Gemini (Figure 3), which is sited on about 6,500 acres of federal land near Las Vegas, is being designed as a 690-MW solar array with about 1,500 MWh of energy storage, and will be one of the largest such U.S.-based projects to date.

3. The Gemini solar and battery storage site in Nevada, about 30 miles outside Las Vegas, is shown on Google Maps. Courtesy: Arevia Power and Quinbrook Infrastructure Partners

Jamal Burki, president of IHI Terrasun—another group working on Gemini—and the subject of a recent POWER Interview, in a Feb. 15 meeting at ISNA said his group is using ISNA and ESNA for “getting together with the industry, getting the pulse of the market, how our suppliers and customers are thinking. We’re talking about where the industry needs to go, in addition to hitting many people in one place.”

Burki said Gemini is expected to enter a commissioning phase this year, with commercial operation expected in 2024. He said he’s seeing “a number of new ventures in the battery space … they are primarily driven by incentives for the IRA [Inflation Reduction Act].” He said conversations about energy storage often revolve around how those in the industry can take advantage of investment tax credits contained in the IRA.

“Two themes that are emerging,” said Burki. “Established OEMs [original equipment manufacturers] who understand the need for non-China based manufacturing. Onshore or near-shore, understanding that labor costs need to be addressed.” He also noted that, “One day the incentives are going away, and you need to be prepared for that.”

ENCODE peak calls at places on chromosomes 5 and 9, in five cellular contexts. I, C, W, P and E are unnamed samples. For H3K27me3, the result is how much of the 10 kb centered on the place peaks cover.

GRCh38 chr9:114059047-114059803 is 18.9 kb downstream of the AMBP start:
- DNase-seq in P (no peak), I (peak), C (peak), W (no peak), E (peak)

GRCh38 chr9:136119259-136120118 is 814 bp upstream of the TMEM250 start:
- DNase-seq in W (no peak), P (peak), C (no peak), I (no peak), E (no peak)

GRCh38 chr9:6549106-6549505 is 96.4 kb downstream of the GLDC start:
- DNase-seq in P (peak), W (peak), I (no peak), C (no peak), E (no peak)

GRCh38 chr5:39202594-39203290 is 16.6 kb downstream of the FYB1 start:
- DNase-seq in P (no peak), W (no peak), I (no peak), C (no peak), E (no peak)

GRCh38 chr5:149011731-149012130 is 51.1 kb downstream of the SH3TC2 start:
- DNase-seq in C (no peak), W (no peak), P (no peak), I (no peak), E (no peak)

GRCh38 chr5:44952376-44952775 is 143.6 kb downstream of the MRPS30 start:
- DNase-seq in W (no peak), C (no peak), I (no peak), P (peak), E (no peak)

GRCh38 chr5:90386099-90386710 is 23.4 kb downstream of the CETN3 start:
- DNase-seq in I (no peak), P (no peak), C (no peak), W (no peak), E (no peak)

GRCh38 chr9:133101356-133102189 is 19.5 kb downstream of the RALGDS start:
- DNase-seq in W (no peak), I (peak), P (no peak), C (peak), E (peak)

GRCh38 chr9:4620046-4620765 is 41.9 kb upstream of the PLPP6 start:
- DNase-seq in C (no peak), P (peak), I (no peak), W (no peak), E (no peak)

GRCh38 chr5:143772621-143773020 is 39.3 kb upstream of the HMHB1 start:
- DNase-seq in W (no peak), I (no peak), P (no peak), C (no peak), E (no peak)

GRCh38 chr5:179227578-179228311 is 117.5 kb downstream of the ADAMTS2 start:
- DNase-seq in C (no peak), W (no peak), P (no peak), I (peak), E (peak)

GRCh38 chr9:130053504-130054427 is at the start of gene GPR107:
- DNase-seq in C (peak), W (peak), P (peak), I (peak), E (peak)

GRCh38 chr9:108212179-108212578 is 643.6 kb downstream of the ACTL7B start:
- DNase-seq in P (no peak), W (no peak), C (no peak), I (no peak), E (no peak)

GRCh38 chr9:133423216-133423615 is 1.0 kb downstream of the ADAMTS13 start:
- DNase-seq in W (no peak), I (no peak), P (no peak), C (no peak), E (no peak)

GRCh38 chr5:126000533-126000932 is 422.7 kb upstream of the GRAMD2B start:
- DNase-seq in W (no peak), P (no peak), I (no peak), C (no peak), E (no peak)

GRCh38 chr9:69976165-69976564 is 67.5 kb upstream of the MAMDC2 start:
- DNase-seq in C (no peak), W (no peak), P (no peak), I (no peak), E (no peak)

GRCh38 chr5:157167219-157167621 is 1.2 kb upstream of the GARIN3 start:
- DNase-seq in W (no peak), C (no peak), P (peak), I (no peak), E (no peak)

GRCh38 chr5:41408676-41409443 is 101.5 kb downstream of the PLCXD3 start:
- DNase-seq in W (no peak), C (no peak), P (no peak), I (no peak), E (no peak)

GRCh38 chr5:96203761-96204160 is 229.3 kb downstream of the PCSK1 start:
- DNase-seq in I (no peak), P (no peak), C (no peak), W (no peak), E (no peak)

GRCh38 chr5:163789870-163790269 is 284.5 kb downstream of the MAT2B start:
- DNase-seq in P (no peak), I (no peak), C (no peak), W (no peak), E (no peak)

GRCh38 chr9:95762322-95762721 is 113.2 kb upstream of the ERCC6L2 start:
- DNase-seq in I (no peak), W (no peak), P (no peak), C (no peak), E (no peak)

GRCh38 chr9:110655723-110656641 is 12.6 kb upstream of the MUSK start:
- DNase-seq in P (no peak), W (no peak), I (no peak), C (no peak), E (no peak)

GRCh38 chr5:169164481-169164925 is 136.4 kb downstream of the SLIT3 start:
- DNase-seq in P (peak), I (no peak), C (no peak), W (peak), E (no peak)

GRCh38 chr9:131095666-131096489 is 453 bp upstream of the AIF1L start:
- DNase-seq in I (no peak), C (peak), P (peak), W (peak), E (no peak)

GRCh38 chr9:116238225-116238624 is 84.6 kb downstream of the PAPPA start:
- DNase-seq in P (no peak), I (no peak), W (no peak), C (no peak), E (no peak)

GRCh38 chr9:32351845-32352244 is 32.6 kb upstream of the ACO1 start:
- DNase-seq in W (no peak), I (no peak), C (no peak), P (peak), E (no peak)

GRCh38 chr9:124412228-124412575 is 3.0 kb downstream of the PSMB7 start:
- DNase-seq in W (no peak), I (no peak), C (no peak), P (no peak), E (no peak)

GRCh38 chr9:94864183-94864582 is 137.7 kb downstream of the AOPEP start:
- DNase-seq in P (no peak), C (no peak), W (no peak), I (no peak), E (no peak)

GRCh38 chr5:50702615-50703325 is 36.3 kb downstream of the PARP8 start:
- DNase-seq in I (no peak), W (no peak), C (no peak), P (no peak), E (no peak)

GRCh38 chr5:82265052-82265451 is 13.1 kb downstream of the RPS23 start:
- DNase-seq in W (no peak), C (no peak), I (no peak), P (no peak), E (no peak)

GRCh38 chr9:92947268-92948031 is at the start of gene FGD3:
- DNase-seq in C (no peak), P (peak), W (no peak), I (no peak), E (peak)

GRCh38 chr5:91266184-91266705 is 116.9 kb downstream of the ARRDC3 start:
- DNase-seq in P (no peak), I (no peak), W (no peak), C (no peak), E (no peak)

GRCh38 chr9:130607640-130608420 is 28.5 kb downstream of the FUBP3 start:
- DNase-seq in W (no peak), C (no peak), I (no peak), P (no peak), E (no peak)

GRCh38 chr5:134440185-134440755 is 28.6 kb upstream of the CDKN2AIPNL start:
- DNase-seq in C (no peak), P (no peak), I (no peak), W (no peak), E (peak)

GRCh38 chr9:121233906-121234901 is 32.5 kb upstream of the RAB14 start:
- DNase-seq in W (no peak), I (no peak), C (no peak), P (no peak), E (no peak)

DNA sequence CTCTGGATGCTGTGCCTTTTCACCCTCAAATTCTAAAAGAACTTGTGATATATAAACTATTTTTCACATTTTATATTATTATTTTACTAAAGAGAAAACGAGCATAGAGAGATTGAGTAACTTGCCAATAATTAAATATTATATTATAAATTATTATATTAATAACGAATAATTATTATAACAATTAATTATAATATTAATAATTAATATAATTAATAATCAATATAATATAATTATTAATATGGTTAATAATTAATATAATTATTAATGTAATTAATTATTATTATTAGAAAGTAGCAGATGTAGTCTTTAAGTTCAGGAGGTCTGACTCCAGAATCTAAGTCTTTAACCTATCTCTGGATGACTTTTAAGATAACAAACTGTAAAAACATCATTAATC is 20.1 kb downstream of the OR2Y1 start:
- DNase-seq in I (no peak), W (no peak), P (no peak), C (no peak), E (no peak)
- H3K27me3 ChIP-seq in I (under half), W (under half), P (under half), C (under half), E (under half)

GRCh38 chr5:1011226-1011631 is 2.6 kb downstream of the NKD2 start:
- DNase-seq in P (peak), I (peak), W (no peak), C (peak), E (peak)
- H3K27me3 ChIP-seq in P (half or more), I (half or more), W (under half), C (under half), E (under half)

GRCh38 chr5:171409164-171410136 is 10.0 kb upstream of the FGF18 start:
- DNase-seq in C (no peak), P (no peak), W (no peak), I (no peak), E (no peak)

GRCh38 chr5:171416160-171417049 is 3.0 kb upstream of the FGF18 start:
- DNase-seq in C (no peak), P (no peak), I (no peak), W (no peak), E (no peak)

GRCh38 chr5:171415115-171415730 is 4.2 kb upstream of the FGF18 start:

CMBlu Pilot Project

CMBlu’s pilot with WEC will test Organic SolidFlow energy storage for discharge durations of 5 to 10 hours, which the group said can support decarbonization goals. CMBlu’s technology is different from traditional lithium-ion chemistry, as it’s made from recyclable materials. The company’s batteries are flexibly scalable between power and capacity, and CMBlu said they can be engineered to meet the specific requirements of different grid applications.

“We’re pleased to be showcasing our long-duration storage technology for domestic utilities and large energy users, and we are thrilled to collaborate with WEC Energy Group and EPRI,” said Ben Kaun, president of CMBlu Energy Inc. “The Valley Power Plant in Milwaukee is an excellent site to demonstrate our sustainable Organic SolidFlow batteries, and this project marks an important first step in our plans to deploy our energy storage solution in the United States.”

“One of our most important goals is to help shape the future of clean energy by testing technologies that could be true game-changers,” said Gale Klappa, executive chairman of WEC Energy Group, in a news release. “We’re pleased to work with CMBlu and EPRI to test this technology. On-demand energy storage is clearly a key component of an energy transition that is affordable, reliable and clean.”

EPRI is another group involved in the Wisconsin project. “The results of the pilot will provide key insights that could inform the deployment of clean energy technologies across the industry,” said Neva Espinoza, EPRI vice president—energy supply and low-carbon resources. “We look forward to collaborating with WEC Energy Group and CMBlu Energy to advance solutions with the potential to strengthen resilience on the path to a low-carbon future.” The project is planned to begin testing in Milwaukee during the fourth quarter of 2023.

Darrell Proctor is a senior associate editor for POWER (@POWERmagazine).